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Retired Edmonton police officer and civilian charged with falsifying documents

Charges stem from 19 separate occurrences
(File photo/THE CANADIAN PRESS/Jason Franson)

A retired Edmonton police officer and a traffic ticket agent were arrested and charged on Jan. 31, in relation to 19 separate incidents where arrest reports and documents related to the execution of warrants were allegedly falsified.

Collin Smart, with over three decades with the Edmonton Police Service prior to his retirement, and Nadia Kelm, were charged following an investigation by the Alberta Serious Incident Response Team (ASIRT).

ASIRT first received allegations an EPS officer was obstructing justice by falsifying documents in April, 2022, according to a news release.

EPS had reported the matter to Alberta’s director of law enforcement.

The investigation revealed evidence linking the involvement of Kelm, a civilian, to the officer’s actions.

After being advised by the Crown prosecutor’s office that there was enough evidence to prosecute both suspects, ASIRT executive director Michael Ewenson decided to charge both Smart and Kelm.

Smart and Kelm’s first court appearance is set for March 5.

History of misconduct

Smart has a previous history of police disciplinary misconduct.

According to a copy of a police disciplinary hearing decision from Jan. 27, 2016 obtained by Black Press Media, Smart was charged with conducting unauthorized searches using the Canadian Police Information Centre between July 27, 2013 and June 21, 2014.

Smart, then a constable with about 25 years’ service with the EPS, pleaded guilty to three counts of misconduct for unauthorized searches for personal reasons using his partner’s login information.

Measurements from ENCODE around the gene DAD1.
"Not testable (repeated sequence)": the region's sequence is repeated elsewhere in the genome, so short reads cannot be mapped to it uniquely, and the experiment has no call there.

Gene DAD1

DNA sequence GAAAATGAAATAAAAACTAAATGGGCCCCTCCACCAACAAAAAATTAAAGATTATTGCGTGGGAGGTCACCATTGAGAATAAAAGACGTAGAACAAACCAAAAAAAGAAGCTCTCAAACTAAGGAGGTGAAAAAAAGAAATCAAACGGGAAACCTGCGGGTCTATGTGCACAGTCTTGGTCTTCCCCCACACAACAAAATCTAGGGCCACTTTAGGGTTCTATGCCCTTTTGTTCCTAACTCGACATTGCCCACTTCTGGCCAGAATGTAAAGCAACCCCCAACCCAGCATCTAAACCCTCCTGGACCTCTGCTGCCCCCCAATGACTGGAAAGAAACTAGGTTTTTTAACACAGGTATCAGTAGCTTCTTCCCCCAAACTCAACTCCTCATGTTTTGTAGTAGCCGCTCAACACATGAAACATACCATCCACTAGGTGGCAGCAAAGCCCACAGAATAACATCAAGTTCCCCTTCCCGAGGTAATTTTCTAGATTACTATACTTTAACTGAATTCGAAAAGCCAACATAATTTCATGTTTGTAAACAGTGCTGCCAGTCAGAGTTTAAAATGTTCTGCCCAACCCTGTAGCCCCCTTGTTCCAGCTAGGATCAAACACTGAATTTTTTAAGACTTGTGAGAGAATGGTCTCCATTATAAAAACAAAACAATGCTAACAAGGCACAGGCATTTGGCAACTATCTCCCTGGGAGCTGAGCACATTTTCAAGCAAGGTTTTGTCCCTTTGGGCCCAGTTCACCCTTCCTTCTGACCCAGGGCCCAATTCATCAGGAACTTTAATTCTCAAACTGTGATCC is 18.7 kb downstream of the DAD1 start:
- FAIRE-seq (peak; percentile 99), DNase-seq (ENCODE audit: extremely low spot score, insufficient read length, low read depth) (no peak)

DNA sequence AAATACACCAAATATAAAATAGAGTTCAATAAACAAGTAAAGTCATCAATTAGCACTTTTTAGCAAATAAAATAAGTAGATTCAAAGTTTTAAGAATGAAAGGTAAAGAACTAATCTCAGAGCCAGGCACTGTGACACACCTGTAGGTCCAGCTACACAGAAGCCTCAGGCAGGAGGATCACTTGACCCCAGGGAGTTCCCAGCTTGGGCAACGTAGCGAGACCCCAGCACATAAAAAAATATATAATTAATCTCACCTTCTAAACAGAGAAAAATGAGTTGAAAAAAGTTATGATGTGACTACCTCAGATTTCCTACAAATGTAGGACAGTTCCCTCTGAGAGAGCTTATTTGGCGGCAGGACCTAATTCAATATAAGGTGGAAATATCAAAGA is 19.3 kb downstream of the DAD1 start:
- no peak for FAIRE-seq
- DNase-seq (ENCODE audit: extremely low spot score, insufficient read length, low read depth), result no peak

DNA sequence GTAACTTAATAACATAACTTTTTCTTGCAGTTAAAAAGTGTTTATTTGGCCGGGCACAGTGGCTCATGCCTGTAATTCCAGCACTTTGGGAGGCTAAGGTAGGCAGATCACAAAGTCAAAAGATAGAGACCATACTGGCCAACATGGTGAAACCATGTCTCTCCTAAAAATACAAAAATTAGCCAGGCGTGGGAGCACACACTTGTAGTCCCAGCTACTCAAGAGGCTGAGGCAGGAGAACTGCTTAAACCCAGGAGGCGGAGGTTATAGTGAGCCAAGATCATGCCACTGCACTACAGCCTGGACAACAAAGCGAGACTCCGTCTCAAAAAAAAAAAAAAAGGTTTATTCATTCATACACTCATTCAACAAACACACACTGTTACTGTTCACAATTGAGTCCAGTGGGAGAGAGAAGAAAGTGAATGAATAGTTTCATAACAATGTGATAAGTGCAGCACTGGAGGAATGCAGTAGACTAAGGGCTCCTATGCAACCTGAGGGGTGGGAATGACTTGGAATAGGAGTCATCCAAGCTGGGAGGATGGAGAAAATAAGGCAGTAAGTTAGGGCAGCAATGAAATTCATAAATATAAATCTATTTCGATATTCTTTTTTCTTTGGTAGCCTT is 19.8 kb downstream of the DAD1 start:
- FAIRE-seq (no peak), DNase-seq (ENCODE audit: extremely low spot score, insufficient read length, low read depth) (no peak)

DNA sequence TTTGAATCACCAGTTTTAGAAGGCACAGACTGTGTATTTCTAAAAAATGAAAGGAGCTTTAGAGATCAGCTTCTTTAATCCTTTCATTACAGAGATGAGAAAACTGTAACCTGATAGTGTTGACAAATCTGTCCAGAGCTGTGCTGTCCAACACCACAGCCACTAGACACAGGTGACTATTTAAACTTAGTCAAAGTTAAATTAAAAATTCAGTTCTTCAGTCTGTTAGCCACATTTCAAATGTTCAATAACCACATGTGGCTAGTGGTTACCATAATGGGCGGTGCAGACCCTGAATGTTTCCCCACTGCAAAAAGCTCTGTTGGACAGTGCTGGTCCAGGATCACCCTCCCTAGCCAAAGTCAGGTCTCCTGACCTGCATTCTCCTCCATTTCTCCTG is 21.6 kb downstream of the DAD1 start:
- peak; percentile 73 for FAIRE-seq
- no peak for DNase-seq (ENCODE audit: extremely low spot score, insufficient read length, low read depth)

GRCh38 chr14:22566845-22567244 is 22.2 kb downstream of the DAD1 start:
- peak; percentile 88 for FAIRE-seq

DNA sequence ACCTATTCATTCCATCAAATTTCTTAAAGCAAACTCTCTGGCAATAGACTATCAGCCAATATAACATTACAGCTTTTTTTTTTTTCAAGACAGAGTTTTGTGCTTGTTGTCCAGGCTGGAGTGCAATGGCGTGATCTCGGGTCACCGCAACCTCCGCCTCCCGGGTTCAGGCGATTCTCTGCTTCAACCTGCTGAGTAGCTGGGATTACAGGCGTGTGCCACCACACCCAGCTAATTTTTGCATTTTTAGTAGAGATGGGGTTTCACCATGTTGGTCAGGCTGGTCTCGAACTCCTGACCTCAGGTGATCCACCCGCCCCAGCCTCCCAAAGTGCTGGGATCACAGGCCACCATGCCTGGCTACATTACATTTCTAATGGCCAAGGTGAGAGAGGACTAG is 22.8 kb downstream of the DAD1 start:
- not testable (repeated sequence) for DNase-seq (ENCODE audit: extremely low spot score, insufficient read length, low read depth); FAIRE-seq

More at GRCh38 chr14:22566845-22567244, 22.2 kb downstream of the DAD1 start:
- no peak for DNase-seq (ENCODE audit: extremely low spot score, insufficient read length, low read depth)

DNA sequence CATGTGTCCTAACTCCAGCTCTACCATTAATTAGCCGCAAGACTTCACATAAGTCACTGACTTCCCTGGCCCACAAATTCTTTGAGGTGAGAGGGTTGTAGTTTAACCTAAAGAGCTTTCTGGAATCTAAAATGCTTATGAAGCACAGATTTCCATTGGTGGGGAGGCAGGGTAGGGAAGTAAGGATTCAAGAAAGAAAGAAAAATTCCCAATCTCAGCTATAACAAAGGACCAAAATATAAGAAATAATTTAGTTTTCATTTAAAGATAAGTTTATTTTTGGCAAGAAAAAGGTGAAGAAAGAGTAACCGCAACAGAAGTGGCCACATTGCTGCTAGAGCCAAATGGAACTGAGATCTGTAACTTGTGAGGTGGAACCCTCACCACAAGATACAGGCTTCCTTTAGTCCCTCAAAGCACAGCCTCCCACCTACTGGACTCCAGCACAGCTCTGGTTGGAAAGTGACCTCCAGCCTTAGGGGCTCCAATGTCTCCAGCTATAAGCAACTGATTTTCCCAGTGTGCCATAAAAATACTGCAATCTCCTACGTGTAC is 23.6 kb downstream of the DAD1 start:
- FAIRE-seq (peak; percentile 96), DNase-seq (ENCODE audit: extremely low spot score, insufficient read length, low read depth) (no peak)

Two other counts were withdrawn.

The searches, over several months, related to a friend and the friend’s brother.

The decision states the friend was determined to be the director of the Ladies Auxiliary for the hockey team his son had played for in the past. Smart was reportedly attempting to locate the director regarding scholarships earned by his son through the athletic club.

The agent for the constable noted the information was accessed for personal interest only and not for private profit or nefarious purposes.

The presiding officer issued Smart with a suspension without pay for a period of 50 hours, (the financial equivalent of about $2,450).

Not a lawyer

A court document dated Jan. 23, 2015, states Nadia Kelm represented a client charged with impaired driving on three occasions before a Justice of the Peace at a Case Management Office while not authorized to do so.

The client alleged Kelm represented herself as a lawyer that could help him with his case.

According to the court document, which is publicly available, Kelm allegedly took payments from the client but never supplied receipts.

The document states Kelm was “well known to the court in Edmonton as an agent who appears from time to time for accused persons to deal with some traffic offences and some summary conviction offences.”

It further states, “A significant portion of her business results from her appearances on impaired driving offences.”

The decision by the judge noted that Kelm was not a lawyer, nor a member of the Law Society of Alberta, however, agents are able to appear in court on summary conviction matters where the potential penalty is under six months’ incarceration.

The charges against the client had a potential maximum sentence of 18 months, and the judge concluded Kelm was not authorized to appear for the client on the matter.

As a result of the question over jurisdiction of Kelm to enter pleas or set a trial date, the charges against the accused were withdrawn by the court.

Emily Jaycox

About the Author: Emily Jaycox

I’m Emily Jaycox, the editor of Ponoka News and the Bashaw Star. I’ve lived in Ponoka since 2015 and have over seven years of experience working as a journalist in central Alberta communities.
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